Largest-Ever International Conference on Interprofessional Health Education in Tucson, Nov. 19-21

More than 750 government leaders, policy makers, health-care professionals, educators and students will attend ‘Collaborating Across Borders III,’ organized and sponsored by the University of Arizona Health Sciences Center and the statewide Arizona Telemedicine Program
TUCSON, Ariz. – The largest-ever international conference on interprofessional health education, “Collaborating Across Borders III,An American-Canadian Dialogue on Interprofessional Health Education & Practice,will be held Nov. 19-21,at the Hilton Tucson El Conquistador Golf & Tennis Resort, 10000 N. Oracle Rd., Tucson. More than 750 national and international government leaders, policy makers, health-care professionals, educators and students will attend.
 
CAB III is the third biennial Canada-United States joint conference focusing on issues in interprofessional health education and practice. This U.S.-based conference will be devoted to interprofessional education (IPE), defined as interactive learning among students or practitioners from two or more health professions to improve their ability to work together and build mutual respect and trust around shared goals for health care. More than 400 program proposals have been submitted for the conference.
 
CAB III is organized and sponsored by the University of Arizona’s nationallynoted Arizona Health Sciences Center (AHSC) and statewide Arizona Telemedicine Program. AHSC includes the UA Colleges of Medicine, Nursing and Pharmacy; the UA Mel and Enid Zuckerman College of Public Health and The University of Arizona Health Network. In response to a series of reports issued by the National Academies’ Institute of Medicine in 2001, 2003, 2004 and 2008, AHSC instituted an interprofessional education program in 2005 to improve collaboration among health-care professionals with the intent to improve quality of patient care.
 
Better teamwork has been identified nationally and internationally in health-care reform agendas as a means to provide safer, higher-quality care in all settings. “The health care we want to provide for the people we serve – safe, high-quality, accessible, person-centered – must be a team effort,” notes Carol A. Aschenbrener, MD, executive vice president of the Association of American Medical Colleges, who has participated in the previous two CAB conferences. “No single health profession can achieve this goal alone.”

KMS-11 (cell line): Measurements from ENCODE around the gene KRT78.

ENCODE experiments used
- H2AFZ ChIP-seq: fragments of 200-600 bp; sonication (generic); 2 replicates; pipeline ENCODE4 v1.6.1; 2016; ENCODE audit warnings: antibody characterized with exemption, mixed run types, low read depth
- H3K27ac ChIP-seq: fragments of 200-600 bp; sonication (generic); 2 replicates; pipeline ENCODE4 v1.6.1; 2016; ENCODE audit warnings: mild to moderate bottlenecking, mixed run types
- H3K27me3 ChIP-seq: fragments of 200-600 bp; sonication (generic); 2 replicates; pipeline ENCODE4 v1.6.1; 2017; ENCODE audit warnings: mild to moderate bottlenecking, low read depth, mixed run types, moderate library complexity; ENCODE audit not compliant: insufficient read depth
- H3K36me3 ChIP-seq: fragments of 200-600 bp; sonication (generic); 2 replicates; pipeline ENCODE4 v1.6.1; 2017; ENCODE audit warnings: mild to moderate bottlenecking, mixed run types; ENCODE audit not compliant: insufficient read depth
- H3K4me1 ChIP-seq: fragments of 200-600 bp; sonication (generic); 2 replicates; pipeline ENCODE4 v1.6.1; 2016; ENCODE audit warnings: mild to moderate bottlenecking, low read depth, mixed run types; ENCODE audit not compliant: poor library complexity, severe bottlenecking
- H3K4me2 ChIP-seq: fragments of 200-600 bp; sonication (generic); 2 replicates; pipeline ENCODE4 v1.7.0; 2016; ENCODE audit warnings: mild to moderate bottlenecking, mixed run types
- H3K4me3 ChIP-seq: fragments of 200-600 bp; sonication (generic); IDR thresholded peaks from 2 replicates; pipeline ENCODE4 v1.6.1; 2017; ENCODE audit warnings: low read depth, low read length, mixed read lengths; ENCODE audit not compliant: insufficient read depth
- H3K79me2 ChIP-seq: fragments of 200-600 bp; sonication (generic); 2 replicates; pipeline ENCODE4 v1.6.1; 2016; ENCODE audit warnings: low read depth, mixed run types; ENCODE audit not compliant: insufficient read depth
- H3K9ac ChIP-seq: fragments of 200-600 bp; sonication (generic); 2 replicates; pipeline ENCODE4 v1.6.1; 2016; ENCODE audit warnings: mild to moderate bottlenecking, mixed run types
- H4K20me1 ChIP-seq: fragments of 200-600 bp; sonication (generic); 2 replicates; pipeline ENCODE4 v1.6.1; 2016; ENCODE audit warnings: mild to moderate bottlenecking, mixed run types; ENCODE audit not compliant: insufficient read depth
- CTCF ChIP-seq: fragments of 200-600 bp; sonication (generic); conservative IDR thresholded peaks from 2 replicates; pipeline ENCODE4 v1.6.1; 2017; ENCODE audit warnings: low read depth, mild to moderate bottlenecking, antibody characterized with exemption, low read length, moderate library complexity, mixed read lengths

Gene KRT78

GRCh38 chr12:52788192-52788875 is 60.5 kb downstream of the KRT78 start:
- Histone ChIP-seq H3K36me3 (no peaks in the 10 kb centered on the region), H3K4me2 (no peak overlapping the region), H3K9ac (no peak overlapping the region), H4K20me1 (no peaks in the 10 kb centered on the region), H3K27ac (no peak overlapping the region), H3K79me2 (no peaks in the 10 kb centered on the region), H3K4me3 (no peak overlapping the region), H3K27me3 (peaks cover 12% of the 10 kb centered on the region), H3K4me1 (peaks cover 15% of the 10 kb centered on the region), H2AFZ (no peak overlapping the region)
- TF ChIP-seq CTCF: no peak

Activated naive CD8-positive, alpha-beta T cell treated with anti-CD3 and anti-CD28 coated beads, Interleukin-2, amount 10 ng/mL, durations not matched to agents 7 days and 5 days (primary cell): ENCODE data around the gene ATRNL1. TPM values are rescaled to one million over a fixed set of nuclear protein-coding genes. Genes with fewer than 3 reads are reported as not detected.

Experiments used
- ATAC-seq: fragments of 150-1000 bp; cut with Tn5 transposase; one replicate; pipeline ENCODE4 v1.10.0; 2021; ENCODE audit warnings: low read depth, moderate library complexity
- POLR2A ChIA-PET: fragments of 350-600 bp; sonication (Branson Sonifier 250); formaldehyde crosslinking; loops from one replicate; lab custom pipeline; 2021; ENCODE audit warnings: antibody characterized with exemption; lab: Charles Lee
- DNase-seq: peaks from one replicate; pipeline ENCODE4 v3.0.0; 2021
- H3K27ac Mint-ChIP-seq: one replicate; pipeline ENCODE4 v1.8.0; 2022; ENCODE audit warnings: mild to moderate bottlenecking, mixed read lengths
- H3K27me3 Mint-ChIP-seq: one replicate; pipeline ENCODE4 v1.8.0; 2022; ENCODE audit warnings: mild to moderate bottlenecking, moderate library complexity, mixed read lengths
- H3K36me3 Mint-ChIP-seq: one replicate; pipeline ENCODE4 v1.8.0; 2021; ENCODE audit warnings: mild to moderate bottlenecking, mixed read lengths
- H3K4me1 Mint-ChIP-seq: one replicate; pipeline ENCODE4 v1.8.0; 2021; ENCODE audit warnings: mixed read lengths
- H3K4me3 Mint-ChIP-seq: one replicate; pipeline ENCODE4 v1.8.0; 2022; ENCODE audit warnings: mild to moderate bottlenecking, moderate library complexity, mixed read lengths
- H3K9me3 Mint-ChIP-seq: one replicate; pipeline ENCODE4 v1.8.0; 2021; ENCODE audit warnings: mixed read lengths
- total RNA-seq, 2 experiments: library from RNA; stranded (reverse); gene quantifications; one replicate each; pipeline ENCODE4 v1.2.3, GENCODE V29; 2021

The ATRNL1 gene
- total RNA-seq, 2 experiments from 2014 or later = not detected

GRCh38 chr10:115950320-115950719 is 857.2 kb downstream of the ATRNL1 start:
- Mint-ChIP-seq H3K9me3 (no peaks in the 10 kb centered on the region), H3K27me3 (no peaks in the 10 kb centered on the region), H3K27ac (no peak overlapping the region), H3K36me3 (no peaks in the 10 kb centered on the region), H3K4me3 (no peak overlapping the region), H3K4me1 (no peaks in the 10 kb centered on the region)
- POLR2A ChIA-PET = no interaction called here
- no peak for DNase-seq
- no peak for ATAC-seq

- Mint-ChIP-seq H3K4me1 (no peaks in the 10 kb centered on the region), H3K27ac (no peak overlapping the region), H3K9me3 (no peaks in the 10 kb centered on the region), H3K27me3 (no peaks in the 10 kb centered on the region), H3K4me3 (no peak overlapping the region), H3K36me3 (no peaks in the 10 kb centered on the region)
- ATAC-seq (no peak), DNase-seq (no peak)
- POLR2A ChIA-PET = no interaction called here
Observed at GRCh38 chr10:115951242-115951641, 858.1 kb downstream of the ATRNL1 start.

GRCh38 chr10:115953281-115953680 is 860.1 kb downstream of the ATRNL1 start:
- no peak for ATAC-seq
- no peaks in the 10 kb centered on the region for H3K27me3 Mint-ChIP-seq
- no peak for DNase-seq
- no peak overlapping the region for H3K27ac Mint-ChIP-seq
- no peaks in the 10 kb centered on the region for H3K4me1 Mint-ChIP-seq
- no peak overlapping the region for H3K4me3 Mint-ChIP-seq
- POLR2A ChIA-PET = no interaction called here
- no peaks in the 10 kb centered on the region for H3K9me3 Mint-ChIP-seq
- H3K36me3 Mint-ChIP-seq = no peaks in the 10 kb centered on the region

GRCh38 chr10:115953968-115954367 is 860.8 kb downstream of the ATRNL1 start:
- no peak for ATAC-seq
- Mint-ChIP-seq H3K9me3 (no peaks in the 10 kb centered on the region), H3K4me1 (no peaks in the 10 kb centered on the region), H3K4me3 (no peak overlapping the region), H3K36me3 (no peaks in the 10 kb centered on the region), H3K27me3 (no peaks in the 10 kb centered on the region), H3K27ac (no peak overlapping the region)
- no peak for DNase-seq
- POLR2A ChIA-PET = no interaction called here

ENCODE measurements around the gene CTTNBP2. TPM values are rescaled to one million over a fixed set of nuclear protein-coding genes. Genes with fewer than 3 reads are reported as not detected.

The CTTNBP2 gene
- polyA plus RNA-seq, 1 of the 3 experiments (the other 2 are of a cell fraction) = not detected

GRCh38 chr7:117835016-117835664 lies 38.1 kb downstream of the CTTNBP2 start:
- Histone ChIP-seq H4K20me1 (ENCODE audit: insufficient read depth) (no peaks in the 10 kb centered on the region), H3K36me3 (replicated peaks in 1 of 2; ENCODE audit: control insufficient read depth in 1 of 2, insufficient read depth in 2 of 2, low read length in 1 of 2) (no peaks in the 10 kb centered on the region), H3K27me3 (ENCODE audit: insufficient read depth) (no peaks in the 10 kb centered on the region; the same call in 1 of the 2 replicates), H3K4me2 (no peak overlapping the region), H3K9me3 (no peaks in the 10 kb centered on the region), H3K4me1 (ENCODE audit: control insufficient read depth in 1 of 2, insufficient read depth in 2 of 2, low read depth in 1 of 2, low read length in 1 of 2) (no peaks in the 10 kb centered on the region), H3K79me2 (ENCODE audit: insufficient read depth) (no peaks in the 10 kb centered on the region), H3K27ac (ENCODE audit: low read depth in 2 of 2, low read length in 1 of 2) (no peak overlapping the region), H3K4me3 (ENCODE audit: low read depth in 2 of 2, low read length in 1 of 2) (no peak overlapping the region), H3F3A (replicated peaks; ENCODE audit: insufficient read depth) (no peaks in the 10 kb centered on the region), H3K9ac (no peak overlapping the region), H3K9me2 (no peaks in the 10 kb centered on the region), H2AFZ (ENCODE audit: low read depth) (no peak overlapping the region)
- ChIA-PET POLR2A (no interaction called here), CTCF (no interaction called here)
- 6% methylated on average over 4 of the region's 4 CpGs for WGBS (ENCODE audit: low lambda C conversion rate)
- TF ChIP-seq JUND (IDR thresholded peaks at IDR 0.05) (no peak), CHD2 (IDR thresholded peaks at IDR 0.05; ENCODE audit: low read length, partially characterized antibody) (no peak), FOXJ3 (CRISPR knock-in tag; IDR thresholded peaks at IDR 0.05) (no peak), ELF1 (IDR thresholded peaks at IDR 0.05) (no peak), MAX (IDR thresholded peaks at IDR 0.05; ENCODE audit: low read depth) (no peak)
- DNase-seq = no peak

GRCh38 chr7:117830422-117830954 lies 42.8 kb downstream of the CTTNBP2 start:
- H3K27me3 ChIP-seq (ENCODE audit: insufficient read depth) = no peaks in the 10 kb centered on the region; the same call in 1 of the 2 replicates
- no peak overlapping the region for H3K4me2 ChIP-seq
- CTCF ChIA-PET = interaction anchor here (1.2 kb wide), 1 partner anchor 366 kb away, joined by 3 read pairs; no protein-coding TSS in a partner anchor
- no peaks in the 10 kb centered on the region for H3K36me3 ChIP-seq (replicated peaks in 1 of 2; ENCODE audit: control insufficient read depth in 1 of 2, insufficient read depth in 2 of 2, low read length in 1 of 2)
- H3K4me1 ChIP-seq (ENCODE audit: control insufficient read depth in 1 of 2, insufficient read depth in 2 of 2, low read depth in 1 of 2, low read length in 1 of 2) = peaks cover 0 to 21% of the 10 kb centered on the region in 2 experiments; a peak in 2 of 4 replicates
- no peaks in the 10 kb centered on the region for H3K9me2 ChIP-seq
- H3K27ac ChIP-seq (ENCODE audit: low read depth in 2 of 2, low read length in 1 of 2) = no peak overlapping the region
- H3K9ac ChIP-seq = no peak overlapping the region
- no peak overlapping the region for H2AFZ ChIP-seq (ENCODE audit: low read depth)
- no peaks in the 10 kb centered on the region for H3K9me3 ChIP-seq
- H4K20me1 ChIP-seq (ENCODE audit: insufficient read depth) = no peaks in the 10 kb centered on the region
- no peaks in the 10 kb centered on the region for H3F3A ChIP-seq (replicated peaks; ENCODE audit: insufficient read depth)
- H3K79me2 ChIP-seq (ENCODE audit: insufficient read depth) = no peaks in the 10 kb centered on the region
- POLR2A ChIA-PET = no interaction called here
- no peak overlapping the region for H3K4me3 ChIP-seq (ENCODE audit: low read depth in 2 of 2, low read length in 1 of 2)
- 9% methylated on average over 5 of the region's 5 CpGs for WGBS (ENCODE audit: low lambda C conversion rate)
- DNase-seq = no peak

Conference co-chair Ronald S. Weinstein, MD, professor of pathology at the UA College of Medicine (Tucson and Phoenix campuses), professor of public policy with the UA Zuckerman College of Public Health and founding director of the Arizona Telemedicine Program, has been leading the Arizona effort to host the conference along with a large local interprofessional team. Arizona also is providing national expertise for one of the conference’s “trailblazing” themes: simulation and other technologies for IPE learning. A core part of the conference program will be demonstrations of technological innovation and its application in IPE by the UA and its partners.
 
Conference organizers also have identified the development and assessment of competencies as one of the “frontiers” in IPE that need to be explored. On May 10, the Interprofessional Education Collaborative (IPEC) released the expert panel report, “Core Competencies for Interprofessional Collaborative Practice,” at the National Press Club in Washington, D.C., to offer national guidance on content and strategies for institutional development of IPE (www.aacn.nche.edu/education/pdf/IPECReport.pdf).